By underestimating inflation, the Fed may be wrong again

Spark Global Limited reports:

While the U.S. economy has restarted, the labor market recovery has not been smooth. One manifestation of this is rising Labour market friction as unemployment and job vacancies both rise. At its June FOMC meeting, the Fed forecast that the unemployment rate would fall from 5.9 per cent in June to 4.5 per cent by the end of the year and fall further to 3.8 per cent by the end of next year.

We think the Fed may be overestimating how fast unemployment will fall. The labor market friction caused by the pandemic is unprecedented, the natural rate of unemployment may be higher than before the pandemic, and the unemployment rate may not decline as linearly as the Fed forecasts. If underestimating inflation was the first time the Fed got it wrong, it may have been wrong again. Maintaining monetary easing to “boost employment” would increase the upside risk to inflation and increase market volatility.

Labor market friction exists at both the industrial and regional levels. In terms of industry, workers’ work preferences have changed since the outbreak, and they are no longer willing to work in the contact, low-wage service sector. One piece of evidence is that in industries with lower rates of home work and lower wages, employee turnover rises more.

Another piece of evidence is that job seekers value flexibility in working hours and locations when looking for jobs. The reservation wage of workers also increased significantly after the outbreak of the epidemic, and the reservation wage of low-educated workers increased more. According to the theory of neoclassical economics, the increase of retention wage will reduce the employment willingness of workers, reduce working hours and intensify the conflict of labor force matching.

The profound impact of the pandemic on work preferences has also been confirmed by a number of psychological studies. The COVID-19 pandemic is a strong event shock that could affect workers much more than a typical recession. First, recessions are less of a novelty to workers because they occur with some frequency (about every five to six years). COVID-19 is an unprecedented and unique event.

Second, recessions are gradual and workers can predict the future to some extent. COVID-19 is sudden and it is almost impossible to predict the future. Third, while recessions affect the physical and mental health of those who lose their jobs, epidemics have a more immediate impact on human health, with more serious consequences. In short, we should not underestimate the profound impact of the pandemic on workers’ behavioural decisions.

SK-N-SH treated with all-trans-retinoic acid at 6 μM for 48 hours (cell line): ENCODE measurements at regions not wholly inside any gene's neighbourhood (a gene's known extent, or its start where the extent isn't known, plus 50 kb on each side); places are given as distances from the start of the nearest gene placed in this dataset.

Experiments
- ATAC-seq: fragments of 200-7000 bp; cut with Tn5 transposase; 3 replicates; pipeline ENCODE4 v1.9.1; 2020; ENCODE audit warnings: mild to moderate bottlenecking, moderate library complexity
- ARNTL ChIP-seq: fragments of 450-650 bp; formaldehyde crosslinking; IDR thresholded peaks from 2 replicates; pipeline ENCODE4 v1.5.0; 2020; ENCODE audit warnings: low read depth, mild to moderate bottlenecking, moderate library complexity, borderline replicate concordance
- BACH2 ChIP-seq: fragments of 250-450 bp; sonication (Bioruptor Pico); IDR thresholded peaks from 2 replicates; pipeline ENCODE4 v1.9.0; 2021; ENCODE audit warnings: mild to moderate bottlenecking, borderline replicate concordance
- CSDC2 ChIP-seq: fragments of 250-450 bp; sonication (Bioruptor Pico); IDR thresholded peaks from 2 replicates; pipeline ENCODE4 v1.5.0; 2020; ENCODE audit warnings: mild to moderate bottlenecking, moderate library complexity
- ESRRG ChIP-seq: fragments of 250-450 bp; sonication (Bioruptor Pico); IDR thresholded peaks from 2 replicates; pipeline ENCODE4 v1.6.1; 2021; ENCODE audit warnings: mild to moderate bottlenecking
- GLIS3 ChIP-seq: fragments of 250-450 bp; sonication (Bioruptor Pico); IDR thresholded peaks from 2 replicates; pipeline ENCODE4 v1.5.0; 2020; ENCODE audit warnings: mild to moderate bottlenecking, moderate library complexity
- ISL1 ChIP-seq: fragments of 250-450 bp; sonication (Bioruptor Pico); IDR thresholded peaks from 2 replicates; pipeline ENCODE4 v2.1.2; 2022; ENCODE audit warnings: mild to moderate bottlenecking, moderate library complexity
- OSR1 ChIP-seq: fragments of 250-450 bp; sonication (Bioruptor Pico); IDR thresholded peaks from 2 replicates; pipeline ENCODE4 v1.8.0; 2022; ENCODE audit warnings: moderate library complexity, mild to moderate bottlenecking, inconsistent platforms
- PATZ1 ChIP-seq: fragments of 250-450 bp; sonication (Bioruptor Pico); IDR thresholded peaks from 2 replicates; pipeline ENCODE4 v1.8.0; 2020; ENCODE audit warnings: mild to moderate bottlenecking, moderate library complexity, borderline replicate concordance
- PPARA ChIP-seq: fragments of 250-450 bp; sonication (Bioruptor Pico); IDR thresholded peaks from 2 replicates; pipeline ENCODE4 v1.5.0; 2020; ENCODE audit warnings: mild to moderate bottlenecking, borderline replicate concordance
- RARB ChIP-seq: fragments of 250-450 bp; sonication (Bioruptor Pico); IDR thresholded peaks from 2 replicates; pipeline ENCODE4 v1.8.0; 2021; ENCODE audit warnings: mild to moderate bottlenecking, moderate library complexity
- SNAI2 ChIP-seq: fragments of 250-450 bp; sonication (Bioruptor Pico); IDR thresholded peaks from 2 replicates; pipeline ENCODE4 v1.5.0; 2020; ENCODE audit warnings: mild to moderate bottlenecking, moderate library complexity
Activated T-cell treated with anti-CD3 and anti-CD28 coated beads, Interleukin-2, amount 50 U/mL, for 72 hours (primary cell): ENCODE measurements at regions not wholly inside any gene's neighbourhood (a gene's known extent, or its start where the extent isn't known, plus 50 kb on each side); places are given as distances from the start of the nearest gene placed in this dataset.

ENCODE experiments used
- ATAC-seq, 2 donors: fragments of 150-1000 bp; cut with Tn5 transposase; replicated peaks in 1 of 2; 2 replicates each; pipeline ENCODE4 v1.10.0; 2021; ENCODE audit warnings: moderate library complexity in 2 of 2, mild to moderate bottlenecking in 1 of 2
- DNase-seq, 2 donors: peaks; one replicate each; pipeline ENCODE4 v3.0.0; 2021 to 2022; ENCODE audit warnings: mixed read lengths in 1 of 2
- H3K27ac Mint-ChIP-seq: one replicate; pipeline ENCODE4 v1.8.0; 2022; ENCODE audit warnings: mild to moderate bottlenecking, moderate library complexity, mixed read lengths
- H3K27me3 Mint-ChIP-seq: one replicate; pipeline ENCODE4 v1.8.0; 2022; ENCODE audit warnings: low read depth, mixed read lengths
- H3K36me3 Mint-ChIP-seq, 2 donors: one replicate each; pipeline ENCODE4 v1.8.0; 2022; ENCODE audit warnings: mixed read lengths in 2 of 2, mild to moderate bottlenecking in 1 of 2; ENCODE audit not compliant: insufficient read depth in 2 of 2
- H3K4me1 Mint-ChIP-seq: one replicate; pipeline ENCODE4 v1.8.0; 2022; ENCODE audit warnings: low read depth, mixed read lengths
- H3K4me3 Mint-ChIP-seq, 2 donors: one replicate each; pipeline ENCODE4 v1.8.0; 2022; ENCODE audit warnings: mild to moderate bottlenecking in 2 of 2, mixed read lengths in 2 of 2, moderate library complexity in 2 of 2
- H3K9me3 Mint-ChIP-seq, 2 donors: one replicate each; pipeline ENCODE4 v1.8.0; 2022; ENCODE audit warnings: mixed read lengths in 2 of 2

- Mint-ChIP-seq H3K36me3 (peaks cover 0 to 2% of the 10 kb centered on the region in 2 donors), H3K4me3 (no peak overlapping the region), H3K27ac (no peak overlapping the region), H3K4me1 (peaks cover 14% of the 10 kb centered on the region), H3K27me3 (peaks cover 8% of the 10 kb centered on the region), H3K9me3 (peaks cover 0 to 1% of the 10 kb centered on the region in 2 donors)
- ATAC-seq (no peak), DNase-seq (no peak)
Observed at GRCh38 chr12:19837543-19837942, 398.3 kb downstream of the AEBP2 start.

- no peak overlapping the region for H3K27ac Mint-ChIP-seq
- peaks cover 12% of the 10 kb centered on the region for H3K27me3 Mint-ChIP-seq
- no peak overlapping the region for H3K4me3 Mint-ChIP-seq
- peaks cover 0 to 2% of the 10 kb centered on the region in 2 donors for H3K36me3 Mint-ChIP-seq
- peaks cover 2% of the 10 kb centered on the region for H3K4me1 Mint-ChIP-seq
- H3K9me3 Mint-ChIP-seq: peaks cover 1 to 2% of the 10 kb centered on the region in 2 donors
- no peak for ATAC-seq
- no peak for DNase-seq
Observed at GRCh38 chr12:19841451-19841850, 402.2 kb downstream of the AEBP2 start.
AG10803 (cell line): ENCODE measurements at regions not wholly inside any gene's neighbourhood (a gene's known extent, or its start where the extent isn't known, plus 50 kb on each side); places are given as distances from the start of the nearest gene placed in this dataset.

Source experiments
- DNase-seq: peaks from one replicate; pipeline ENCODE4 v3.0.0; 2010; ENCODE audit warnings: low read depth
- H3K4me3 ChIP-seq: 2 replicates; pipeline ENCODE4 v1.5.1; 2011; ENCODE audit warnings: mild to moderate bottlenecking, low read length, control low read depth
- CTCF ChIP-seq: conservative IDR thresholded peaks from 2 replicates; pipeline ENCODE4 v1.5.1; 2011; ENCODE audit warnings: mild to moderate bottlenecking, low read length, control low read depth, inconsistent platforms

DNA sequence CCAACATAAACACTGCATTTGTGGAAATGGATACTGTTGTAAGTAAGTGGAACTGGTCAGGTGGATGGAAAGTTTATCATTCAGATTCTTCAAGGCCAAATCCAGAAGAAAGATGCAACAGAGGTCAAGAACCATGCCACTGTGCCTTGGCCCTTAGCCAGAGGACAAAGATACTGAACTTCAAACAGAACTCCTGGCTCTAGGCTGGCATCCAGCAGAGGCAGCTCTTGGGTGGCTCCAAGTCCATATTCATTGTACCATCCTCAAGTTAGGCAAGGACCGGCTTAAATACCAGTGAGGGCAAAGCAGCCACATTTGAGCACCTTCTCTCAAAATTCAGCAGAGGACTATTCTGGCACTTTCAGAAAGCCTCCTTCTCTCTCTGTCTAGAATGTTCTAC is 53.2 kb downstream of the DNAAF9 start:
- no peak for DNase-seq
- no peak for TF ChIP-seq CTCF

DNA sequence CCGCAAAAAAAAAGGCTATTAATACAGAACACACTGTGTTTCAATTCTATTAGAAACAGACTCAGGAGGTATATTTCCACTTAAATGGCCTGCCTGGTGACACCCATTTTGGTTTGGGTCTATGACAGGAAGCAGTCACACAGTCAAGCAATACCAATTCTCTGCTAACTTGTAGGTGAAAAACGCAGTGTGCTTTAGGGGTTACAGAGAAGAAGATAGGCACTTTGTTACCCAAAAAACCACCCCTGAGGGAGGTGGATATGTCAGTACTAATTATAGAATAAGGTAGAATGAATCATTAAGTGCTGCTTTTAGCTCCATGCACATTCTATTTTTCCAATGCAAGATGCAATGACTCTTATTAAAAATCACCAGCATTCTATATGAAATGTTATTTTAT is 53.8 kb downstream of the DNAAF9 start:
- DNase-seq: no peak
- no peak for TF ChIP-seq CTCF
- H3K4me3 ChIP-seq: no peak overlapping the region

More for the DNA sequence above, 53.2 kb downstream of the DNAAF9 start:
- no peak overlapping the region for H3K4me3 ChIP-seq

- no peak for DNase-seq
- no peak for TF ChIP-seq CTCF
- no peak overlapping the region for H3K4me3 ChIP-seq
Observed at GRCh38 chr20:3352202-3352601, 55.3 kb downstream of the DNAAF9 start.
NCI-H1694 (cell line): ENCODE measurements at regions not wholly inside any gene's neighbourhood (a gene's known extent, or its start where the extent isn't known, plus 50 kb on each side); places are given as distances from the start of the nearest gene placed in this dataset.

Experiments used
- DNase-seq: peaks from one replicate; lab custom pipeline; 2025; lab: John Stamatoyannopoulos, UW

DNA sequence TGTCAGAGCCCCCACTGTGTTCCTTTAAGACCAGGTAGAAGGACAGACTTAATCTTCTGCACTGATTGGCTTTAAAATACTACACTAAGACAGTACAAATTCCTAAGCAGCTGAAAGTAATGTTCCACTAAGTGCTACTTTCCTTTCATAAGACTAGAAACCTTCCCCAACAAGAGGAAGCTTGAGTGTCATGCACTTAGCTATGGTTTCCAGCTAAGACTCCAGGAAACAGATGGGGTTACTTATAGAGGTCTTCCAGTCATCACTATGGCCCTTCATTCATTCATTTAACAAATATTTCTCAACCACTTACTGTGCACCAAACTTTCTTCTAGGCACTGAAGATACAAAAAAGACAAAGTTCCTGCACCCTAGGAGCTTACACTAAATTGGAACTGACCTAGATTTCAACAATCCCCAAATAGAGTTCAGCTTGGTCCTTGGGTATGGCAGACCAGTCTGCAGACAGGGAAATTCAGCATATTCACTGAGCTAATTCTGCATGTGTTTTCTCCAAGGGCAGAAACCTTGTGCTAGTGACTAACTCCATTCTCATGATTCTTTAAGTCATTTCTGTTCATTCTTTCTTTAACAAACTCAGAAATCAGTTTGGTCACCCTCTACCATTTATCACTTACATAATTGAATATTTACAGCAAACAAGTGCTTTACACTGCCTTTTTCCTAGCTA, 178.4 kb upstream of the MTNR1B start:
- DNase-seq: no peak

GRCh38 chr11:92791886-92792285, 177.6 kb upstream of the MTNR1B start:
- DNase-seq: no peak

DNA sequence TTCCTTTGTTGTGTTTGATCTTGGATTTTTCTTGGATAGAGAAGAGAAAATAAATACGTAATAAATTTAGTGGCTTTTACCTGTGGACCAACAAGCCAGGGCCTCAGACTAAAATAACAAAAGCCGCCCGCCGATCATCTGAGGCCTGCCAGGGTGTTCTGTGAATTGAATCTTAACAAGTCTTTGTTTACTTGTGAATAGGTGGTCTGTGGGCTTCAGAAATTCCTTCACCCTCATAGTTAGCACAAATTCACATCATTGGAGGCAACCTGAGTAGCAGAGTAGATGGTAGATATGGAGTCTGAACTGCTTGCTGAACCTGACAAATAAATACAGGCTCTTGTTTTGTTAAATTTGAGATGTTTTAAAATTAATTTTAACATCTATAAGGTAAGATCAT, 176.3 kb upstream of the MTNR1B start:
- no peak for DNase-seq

Spark Global Limited reports:

Spark Global Limited reports:

Geographically, the rise of telecommuting has changed migration and settlement patterns, and the resulting “doughnut” effect has exacerbated labor mismatches. What we see is a doughnut hole in urban centers as people move from densely populated urban centers to low-density suburbs.

Those migrating to the suburbs, mostly high-skilled white-collar workers, are not leaving the city altogether but are moving into the “three days at home, two days on the clock” hybrid work model. In this model, labor supply exceeds demand in urban centers and demand exceeds supply in the suburbs. We believe that before the epidemic is fully controlled, the mixed office mode may not disappear soon, and the mismatch between urban and rural labor force will continue.

One macro consequence of Labour market friction is an increase in the natural rate of unemployment. A rise in the natural rate of unemployment means a fall in the number of available workers, and in the absence of improvements in productivity, the long-term trend rate of growth will fall. The implication for asset prices is that the neutral real interest rate (R *) is falling.

But if us fiscal policy is sustained and boosts Labour productivity growth, it will also support R *. A rise in the natural rate of unemployment also means less room to reduce it by stimulating demand. We believe that if monetary authorities continue to adopt excessively loose demand stimulus policies, then the likelihood of inflation will increase.